There are some unknown minds that hold the fort strong without seeing the limelight in Facebook's ark!
It seems a right day to share the story of this engineer who changed the way we use Facebook today. His far-sightedness with regards to the future of the popular social media site is not too well known however.
Here's a tumble down the memory lane...
The year is 2011. All seems to be going fine for Facebook. It is the most popular app on both Android and iOS. Yet there is a voice that wants to deliver 'something more'. Who is it?
Cory Ondrejka, a newbie engineer on the Facebook team who joined it after Zuckerburg acquired some assets of his company Walletin in 2010. A Naval Academy alumni, Cory has had stints at record label EMI and Linden Labs, that gave him much of an industry exposure.
So what was this talk that revamped Facebook in a quick-span less than two years?
In a story reported by Wall Street Journal reporter Evelyn Rusli, Ondrejka explained his CEO how Facebook could go dud on the mobile platforms if it didn't shift to building apps using the native code.
For those you who don't know, Facebook was built in 2006 on HTML 5 and not the native iOS or Android codes. The major drawback was that within just 5 years, Facebook was rendered absolutely slow to use.
Certainly not a crisis-in-making but it could certainly have led to a major loss of clientele had Ondrejka not pointed out the loophole.
Despite the assurance that he "finally had the technical resources and engineering expertise to get it done", Cory got the nods slowly.
Now leapfrog to August 2012.
Media and tech analysts were patting Facebook's latest version of apps, that was more user-friendly and faster.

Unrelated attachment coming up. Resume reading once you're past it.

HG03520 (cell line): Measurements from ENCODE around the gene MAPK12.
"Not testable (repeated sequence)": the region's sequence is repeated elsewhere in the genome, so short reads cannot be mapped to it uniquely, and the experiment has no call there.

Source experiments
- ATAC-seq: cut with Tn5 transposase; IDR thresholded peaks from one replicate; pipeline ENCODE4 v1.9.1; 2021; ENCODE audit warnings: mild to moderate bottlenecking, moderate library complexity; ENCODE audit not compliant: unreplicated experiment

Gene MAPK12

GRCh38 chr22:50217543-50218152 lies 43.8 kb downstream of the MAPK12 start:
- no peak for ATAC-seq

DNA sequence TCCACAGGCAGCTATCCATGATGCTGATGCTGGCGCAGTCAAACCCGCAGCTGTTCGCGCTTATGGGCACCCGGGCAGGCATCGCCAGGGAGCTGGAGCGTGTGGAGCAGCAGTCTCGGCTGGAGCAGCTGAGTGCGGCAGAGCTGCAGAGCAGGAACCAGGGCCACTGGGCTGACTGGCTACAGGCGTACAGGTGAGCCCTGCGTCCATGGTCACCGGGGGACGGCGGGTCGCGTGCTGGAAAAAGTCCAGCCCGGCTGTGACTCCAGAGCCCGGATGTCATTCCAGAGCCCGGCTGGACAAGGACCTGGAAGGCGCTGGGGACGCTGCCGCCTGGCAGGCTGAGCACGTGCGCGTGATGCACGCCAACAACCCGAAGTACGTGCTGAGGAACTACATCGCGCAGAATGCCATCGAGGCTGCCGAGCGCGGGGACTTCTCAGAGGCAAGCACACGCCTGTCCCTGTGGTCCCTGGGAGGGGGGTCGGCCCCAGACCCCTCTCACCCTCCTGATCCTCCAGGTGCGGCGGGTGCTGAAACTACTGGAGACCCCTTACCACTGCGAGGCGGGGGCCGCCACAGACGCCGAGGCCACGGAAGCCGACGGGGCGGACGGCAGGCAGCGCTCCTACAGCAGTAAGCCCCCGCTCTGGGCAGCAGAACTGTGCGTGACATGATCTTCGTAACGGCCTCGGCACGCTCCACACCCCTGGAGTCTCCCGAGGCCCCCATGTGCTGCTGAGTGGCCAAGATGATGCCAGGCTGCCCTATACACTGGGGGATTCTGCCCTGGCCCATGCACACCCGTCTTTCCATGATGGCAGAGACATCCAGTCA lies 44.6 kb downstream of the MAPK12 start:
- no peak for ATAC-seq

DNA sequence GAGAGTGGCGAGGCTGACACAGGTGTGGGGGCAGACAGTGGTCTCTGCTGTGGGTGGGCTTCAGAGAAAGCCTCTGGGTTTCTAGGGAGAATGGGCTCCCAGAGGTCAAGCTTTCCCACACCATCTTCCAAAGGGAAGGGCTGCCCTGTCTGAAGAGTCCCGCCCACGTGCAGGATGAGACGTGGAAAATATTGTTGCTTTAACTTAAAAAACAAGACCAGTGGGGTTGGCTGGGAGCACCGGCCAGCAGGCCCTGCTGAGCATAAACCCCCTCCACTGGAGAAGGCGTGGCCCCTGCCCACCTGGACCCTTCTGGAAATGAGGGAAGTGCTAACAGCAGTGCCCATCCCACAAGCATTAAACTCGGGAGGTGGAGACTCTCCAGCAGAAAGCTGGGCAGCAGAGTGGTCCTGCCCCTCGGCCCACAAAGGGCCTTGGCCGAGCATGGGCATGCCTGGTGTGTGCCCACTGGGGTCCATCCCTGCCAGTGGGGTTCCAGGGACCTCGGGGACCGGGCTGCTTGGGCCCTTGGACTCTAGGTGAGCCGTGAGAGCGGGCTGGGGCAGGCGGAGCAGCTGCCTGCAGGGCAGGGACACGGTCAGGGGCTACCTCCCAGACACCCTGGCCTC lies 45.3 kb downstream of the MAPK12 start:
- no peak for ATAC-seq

While ushering in a major change for the social media site, he is not quite active on various networking sites himself as of now. His personal blog reads "I work at Facebook. I'm an angel investor and sometimes speak about innovation".
"A major telecommunications company will recognize the competitive threat posed by Google Voice and begin offering “voice is free” as a method to gain customers and transition into more profitable data services.
The current crop of social games will go the way of the original wave of Zombies and Vampires as players tire of the repetitive gameplay and friends start a backlash — again, exactly as we saw with Zombies and Vampires. The winning social game companies will be those which pivot dramatically.
Apple releases a tablet and moves computing onto a 4th screen, adding a new form factor to their existing complement of full screen (desktop/laptop), handheld (iPhone), and living room (Mac Mini/MacTV). It will be incredibly fun to use for the range of activities currently least served by current screens — movies, reading, browsing/social media on the run, and video/text chat. It will bring at least one new UX tech to the party to help make it the “ZOMG, WANT!!” product of 2010 — for example, front facing 3D camera for gestural control without touching the screen.
Amazon responds to the gaggle of competing copycat ebook readers by turning Kindle into a full fledged book platform: author choice on DRM, p2p sharing, and loaning; community elements for book recommendations, annotations, and ranking; and, user-generated book metadata for series and sequels, to allow author and series subscription for automatic delivery of new books.
Backlash against the world’s biggest banks and their windfall profits will contribute to the emergence of new regional, community, and online banking options.
I will be back at work full-time on something seriously cool."
On a lighter note, Ondrejka's got some psychedelic powers going for him. But its incredible how his small insight has helped Facebook become a success story. Kudos!
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